As dog flu cases increase in Louisville, doggie day cares take precautions
As the K-9 flu spreads more and more locally, doggie day cares are stepping up how they deal with and prevent the virus from entering their facilities.
LOUISVILLE, Ky. (WDRB) -- As the K-9 flu spreads more and more locally, doggie day cares are stepping up how they deal with and prevent the virus from entering their facilities.
In the last month, 40 dogs of been diagnosed with canine influenza in the Louisville area. To combat that, several doggie day cares like See Spot Grooming and Daycare are confirming vaccination records with dog owners.
The facility is taking no chances when it comes to stopping the spread of the highly contagious canine flue.
“We sanitize our shoes, we wash all our clothes nightly, any smock, any scrub top, anything like that has got to be cleaned before it can walk through the door,” said See Spot manager Jourdan Zachek. “Obviously, we don’t want to deal with it to begin with, so we don’t want anybody exposed to it that we can prevent.”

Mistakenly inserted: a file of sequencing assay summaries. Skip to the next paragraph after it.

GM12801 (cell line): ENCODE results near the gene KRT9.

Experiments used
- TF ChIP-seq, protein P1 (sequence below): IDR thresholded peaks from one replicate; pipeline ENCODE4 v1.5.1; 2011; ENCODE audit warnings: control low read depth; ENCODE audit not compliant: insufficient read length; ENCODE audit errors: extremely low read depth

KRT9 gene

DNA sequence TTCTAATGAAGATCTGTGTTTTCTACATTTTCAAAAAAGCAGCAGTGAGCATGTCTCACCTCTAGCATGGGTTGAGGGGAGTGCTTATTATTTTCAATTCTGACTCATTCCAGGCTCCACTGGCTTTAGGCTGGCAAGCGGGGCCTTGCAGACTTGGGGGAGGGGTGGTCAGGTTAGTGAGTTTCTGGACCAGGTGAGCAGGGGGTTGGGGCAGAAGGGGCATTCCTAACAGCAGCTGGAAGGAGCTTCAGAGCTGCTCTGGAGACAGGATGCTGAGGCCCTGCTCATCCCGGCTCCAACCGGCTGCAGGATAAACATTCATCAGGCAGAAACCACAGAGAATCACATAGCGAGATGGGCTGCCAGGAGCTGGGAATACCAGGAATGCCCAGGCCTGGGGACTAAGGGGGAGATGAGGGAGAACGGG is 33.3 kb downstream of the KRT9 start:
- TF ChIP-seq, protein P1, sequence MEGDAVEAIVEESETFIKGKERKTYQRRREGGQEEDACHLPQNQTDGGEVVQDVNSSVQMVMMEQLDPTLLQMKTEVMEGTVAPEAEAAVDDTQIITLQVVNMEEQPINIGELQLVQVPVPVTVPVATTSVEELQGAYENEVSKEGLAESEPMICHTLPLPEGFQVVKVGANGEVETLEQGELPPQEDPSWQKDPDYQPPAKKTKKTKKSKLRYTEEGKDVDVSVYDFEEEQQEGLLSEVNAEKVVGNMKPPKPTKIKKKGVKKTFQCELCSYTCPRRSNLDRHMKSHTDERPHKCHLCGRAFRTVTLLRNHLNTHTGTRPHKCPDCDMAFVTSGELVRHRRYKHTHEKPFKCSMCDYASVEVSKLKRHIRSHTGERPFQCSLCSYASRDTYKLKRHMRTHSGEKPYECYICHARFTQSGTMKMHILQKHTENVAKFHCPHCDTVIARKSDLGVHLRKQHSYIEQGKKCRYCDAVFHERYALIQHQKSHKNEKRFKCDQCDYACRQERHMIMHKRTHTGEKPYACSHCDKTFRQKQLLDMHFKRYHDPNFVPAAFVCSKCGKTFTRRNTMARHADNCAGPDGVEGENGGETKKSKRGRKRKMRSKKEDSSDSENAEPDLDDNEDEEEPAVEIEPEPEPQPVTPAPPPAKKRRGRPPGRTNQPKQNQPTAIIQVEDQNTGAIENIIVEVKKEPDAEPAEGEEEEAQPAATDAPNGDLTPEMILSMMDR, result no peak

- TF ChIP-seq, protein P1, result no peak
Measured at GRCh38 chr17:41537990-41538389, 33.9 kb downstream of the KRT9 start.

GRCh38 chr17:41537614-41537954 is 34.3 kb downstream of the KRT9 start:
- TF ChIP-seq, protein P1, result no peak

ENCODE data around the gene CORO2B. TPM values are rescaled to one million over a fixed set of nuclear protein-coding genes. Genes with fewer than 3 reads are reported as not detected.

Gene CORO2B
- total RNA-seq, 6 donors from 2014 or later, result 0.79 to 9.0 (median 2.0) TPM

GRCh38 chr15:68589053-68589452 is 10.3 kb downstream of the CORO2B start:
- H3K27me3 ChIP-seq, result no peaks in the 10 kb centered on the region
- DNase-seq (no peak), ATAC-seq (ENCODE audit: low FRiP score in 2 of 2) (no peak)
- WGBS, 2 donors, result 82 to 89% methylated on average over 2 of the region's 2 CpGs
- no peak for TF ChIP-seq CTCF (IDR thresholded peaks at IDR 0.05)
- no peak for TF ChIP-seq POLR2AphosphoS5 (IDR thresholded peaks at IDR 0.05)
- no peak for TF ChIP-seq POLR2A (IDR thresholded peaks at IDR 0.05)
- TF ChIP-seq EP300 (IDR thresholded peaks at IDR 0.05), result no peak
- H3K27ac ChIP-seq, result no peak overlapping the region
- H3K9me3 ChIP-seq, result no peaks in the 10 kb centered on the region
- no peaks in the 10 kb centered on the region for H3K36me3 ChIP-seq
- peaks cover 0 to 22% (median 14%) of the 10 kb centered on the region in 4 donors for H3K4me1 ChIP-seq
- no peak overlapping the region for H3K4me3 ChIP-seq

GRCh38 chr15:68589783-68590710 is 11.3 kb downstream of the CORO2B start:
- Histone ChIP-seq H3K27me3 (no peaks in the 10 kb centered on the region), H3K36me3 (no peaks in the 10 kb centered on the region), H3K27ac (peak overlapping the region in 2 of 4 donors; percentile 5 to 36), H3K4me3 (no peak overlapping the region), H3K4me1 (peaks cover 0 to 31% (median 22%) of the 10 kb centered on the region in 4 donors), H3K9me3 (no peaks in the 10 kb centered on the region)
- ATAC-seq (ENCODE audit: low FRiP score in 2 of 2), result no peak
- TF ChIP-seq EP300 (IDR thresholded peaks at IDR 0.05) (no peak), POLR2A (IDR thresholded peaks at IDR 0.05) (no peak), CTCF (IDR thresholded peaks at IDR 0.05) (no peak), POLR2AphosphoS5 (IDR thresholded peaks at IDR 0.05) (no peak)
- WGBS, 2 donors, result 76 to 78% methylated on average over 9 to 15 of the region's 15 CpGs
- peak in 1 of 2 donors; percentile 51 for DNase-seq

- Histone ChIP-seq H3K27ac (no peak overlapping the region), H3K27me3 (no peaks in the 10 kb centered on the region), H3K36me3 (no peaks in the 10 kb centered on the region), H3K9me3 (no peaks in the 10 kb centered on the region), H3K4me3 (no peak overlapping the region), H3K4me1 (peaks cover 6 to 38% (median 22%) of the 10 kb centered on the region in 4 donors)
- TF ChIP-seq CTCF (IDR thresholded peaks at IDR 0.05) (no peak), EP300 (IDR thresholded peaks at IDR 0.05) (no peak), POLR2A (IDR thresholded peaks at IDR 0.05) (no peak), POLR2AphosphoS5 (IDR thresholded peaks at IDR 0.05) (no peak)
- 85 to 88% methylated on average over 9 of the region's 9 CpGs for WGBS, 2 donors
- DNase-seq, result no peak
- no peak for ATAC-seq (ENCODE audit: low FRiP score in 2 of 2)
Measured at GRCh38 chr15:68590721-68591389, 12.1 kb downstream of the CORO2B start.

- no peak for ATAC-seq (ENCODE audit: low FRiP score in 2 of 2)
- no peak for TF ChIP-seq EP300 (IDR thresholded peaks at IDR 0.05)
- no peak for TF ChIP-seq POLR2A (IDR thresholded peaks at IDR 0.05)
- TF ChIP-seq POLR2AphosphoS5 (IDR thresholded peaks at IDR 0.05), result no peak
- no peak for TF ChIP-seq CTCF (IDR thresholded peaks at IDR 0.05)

Zachek said they have refused to book pets that may pose a risk to other animals in the day care, especially animals who have recently been to dog parks or additional doggie day cares.
“Anybody that has been elsewhere in the last three weeks has been asked to reschedule an additional three weeks out just to make sure they don’t develop symptoms.”
Zachek admits that has caused some owners to panic when it comes to their summer travel plans, but he knows it’s in the best interest of everyone involved to heed the precautions.
Since the virus arrived in Louisville, the Lyndon Animal Clinic has administered vaccines to more than 210 dogs. Fortunately, none of the animals had confirmed cases of the virus. However, the two strain version of the virus is so often administered it is now on backorder by several animal hospitals.
Veterinarians say while humans experience the flu season in the winter, dogs will get it in the summer. Symptoms cause dogs to cough, sneeze and have a reduced appetite.
Both Louisville Metro Animal Services and the Kentucky Human Society are vaccinating all animals that come into their facilities and plan to set up low-cost clinics around the city.
“The flu virus is easy to kill, but you got to have the right disinfectant for the right contact time. It just has to be done,” says Dr. Kurt Oliver with Lyndon Animal Clinic.
It’s expected the flu outbreak could last another two months locally before moving onto other counties and states.
Veterinarians say if you do plan on getting your dog vaccinated, it requires two shots, which must be administered two weeks apart to allow for the vaccine to work properly.
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